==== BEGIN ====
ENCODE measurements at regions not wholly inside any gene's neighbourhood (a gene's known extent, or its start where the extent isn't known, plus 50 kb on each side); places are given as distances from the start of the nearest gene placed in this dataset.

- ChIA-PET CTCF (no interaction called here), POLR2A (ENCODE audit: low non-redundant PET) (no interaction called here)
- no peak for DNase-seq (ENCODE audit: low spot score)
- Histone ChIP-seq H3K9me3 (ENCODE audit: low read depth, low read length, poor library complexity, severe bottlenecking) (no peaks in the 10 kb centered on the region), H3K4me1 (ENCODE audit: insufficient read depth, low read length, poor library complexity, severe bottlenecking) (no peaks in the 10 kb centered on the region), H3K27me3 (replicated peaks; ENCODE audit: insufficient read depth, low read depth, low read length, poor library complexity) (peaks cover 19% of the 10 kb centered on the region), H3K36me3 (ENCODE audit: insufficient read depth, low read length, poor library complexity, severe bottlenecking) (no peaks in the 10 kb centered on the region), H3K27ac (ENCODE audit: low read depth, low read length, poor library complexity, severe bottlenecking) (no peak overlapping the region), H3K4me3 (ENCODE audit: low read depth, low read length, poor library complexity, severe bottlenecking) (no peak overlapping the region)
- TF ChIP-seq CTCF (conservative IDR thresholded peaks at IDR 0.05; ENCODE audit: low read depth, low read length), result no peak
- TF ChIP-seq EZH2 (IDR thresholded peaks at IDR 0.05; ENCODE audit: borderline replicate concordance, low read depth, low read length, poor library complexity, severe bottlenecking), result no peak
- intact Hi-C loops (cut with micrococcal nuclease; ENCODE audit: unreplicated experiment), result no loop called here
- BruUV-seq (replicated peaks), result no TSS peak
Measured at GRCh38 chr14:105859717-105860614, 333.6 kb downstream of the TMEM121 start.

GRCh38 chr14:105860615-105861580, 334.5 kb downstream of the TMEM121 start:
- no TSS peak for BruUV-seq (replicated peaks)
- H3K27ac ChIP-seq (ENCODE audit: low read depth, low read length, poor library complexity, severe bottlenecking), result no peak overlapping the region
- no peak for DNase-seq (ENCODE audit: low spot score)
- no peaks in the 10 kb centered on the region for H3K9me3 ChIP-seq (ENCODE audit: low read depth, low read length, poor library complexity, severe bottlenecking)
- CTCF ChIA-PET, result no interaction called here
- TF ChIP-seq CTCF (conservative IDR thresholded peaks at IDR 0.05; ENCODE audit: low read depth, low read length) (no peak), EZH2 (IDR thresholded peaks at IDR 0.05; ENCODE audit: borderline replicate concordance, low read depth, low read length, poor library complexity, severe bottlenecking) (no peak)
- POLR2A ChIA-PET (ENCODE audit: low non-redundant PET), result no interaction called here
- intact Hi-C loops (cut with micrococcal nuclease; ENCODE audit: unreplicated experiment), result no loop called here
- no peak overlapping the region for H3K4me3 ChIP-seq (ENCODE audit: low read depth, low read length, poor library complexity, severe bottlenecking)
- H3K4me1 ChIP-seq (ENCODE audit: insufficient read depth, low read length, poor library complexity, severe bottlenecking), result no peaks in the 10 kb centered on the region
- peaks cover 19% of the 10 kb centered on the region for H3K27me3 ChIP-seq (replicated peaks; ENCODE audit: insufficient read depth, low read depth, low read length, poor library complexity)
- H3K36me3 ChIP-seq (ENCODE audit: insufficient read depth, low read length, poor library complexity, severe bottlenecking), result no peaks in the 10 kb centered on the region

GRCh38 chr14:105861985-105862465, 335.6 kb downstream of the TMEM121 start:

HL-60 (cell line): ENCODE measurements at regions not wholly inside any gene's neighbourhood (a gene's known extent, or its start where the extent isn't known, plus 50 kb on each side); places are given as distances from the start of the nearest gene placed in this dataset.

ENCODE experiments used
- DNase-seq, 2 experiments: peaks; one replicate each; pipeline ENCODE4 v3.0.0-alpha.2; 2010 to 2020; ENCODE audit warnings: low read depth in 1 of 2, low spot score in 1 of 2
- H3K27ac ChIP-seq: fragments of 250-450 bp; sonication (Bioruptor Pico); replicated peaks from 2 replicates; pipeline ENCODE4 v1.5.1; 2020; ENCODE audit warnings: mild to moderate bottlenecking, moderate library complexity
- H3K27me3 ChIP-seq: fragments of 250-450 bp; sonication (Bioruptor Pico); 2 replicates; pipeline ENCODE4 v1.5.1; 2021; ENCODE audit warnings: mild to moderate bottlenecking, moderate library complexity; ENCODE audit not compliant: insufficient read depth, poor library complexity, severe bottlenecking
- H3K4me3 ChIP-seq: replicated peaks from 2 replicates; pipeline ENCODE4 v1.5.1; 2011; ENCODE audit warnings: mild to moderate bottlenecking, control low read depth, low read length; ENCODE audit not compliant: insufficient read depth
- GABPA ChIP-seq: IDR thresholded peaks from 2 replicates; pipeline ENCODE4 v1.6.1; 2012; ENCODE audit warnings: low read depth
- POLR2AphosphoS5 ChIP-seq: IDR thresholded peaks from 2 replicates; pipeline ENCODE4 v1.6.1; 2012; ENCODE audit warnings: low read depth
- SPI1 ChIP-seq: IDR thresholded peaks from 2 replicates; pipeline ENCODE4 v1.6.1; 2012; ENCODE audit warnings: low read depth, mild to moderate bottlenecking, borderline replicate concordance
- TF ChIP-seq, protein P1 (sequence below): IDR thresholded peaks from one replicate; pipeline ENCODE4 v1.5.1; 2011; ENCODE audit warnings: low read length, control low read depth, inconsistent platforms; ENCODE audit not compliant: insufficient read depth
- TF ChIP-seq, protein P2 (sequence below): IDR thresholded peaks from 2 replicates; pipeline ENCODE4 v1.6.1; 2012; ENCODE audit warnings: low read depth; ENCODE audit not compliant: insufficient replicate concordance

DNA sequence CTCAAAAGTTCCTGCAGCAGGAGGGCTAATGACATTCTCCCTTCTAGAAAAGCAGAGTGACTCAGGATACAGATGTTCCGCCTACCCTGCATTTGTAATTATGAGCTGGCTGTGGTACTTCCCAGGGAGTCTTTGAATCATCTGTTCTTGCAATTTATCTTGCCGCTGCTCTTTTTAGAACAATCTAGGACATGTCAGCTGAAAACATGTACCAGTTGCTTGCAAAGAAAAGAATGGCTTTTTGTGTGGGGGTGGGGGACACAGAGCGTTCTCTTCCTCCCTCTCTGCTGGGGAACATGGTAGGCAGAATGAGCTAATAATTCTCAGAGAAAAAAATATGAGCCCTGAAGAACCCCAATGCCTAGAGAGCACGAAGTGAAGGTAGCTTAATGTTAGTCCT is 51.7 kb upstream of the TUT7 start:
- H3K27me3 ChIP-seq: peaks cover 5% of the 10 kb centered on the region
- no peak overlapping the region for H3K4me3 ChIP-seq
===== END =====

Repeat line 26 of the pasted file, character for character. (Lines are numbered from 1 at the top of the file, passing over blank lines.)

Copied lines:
- DNase-seq, 2 experiments: peaks; one replicate each; pipeline ENCODE4 v3.0.0-alpha.2; 2010 to 2020; ENCODE audit warnings: low read depth in 1 of 2, low spot score in 1 of 2